Yahoo Sues Ex-Staffer Claiming She Gave Secrets to Writer

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Yahoo Chief Executive Officer Marissa Mayer
Marissa Mayer, president and chief executive officer at Yahoo! Inc. Photographer: David Paul Morris/Bloomberg

Yahoo! Inc. sued a former employee over claims she “brazenly” divulged confidential information about the company to a reporter who was writing a book about Chief Executive Officer Marissa Mayer’s leadership.

Yahoo claims that Cecile Lal, a former senior director of product management, broke a confidentiality agreement when she leaked proprietary information to the journalist that she learned during “FYI” meetings with Mayer, according to a complaint filed in state court in San Jose, California.

Lal’s assistance last year to Nicholas Carlson for his book, “Marissa Mayer and the Fight to Save Yahoo!,” included searching confidential archives to support his writings and giving him her credentials to a password-protected site, according to the complaint.

“Indeed, Lal was eager to divulge Yahoo’s secrets, even telling Carlson in response to a specific request that ‘[i]fyou know the date of FYI exactly or other topics discussed on that day, it will help [in] finding’ the information he sought,” Yahoo’s lawyers said.

The book, which received some positive reviews, charts Mayer’s effort to turn around Yahoo, which has struggled to deliver revenue growth. While the book portrays her as a sometimes effective and tenacious leader, it also lays out the many difficulties she faces to drive success at a company that helped pioneer the Internet.

Amended Complaint

Yahoo described Lal as a former chief of staff to a senior vice president in its original May 6 complaint. The company corrected itself in an amended version of the lawsuit filed Friday, omitting the chief of staff title.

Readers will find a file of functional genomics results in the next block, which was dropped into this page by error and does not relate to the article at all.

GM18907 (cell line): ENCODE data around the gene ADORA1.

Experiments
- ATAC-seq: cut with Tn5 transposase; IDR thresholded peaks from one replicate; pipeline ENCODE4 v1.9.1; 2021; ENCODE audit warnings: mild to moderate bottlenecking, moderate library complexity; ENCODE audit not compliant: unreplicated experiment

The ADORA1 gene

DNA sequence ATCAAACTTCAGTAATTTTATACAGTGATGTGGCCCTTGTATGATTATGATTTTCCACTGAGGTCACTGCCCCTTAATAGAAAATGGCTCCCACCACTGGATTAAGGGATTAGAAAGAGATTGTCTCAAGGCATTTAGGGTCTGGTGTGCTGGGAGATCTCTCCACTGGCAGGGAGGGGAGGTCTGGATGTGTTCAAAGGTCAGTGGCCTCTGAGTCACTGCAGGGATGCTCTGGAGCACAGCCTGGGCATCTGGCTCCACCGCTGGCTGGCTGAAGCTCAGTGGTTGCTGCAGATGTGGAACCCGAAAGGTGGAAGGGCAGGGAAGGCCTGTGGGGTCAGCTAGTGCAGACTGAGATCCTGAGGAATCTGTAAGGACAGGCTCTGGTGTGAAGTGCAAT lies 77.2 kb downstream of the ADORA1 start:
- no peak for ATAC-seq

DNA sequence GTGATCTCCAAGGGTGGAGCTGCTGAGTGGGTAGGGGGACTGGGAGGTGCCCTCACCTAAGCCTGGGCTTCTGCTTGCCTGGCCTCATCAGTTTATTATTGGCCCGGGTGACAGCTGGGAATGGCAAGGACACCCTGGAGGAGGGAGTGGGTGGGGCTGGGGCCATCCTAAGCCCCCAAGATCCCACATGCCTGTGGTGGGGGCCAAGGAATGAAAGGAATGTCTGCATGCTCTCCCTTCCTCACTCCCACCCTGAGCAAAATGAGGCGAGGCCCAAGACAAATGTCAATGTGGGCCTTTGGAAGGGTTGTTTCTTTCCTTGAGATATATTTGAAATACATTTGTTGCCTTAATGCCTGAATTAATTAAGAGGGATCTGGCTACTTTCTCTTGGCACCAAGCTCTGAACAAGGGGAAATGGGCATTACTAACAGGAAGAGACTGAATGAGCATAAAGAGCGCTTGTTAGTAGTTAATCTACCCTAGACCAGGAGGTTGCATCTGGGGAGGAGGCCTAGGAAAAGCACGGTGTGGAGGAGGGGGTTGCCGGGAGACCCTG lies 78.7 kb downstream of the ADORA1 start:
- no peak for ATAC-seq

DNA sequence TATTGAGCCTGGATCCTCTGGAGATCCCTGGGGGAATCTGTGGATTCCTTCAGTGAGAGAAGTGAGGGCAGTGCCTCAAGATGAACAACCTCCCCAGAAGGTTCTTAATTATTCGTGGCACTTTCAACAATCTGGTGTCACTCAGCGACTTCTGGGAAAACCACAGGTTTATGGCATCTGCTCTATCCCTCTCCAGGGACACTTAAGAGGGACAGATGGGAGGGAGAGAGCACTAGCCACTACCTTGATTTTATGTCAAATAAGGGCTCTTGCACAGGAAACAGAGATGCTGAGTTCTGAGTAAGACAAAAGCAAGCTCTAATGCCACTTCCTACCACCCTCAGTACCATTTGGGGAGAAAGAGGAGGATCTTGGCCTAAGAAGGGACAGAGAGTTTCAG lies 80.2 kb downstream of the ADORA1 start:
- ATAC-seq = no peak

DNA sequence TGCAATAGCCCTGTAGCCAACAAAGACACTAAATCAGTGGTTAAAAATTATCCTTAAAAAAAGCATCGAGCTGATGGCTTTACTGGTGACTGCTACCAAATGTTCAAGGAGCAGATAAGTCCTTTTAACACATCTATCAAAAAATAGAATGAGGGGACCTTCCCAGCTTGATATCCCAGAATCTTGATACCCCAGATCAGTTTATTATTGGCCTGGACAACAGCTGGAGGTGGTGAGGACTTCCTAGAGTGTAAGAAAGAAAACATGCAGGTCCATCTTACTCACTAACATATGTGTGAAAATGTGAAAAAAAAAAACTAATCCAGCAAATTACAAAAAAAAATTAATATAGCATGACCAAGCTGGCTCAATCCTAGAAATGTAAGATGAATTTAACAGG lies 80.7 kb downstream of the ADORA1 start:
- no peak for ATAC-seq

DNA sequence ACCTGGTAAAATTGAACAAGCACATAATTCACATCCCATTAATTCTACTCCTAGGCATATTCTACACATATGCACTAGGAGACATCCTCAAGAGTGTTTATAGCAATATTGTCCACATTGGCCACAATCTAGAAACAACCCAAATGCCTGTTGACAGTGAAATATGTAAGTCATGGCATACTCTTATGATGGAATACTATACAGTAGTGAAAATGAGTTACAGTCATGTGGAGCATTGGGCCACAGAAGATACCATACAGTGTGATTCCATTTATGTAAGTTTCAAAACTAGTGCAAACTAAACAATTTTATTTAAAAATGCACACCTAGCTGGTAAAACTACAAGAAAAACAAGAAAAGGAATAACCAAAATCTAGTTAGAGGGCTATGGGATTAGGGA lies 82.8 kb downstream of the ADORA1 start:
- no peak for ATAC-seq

The company accused Lal of breaching her contract and fiduciary duty, saying that in addition to leaking sensitive information from FYI meetings with Mayer, she provided Carlson with transcripts of question-and-answer sessions between employees and the CEO that were stored in Yahoo’s password-protected intranet “Backyard.”

The information “inevitably ended up in the hands of Yahoo’s competitors,” which caused Yahoo to lose a competitive advantage, according to the complaint.

Destabilized the Trust

“Lal’s breach of trust and confidentiality also destabilized the trust on which Yahoo relies in providing its employees with the greatest level of information Yahoo has ever shared with its workforce,” Yahoo said.

Lal and Carlson declined to comment on the lawsuit.

Rebecca Neufeld, a spokeswoman for Yahoo, also declined to comment on it.

“I’ve got a few recommendations already, but I’m looking for a very good first amendment lawyer, if you know one,” Carlson wrote in a Twitter post.

Carlson, chief correspondent for Business Insider, wrote in the book that he relied heavily on anonymous sourcing because Yahoo declined to cooperate with him.

“Not only did Yahoo PR and Mayer not participate, each told Yahoo employees, former Yahoo employees, personal friends, former colleagues, current colleagues, and admirers not to speak with me for the book,” he wrote. “Many of the sources who provided me documents and agreed to be interviewed by me did so at the risk of their careers inside Yahoo, Google, and around the Internet industry.”

The case is Yahoo! Inc. v. Lal, 115cv280271, California Superior Court, Santa Clara County (San Jose).

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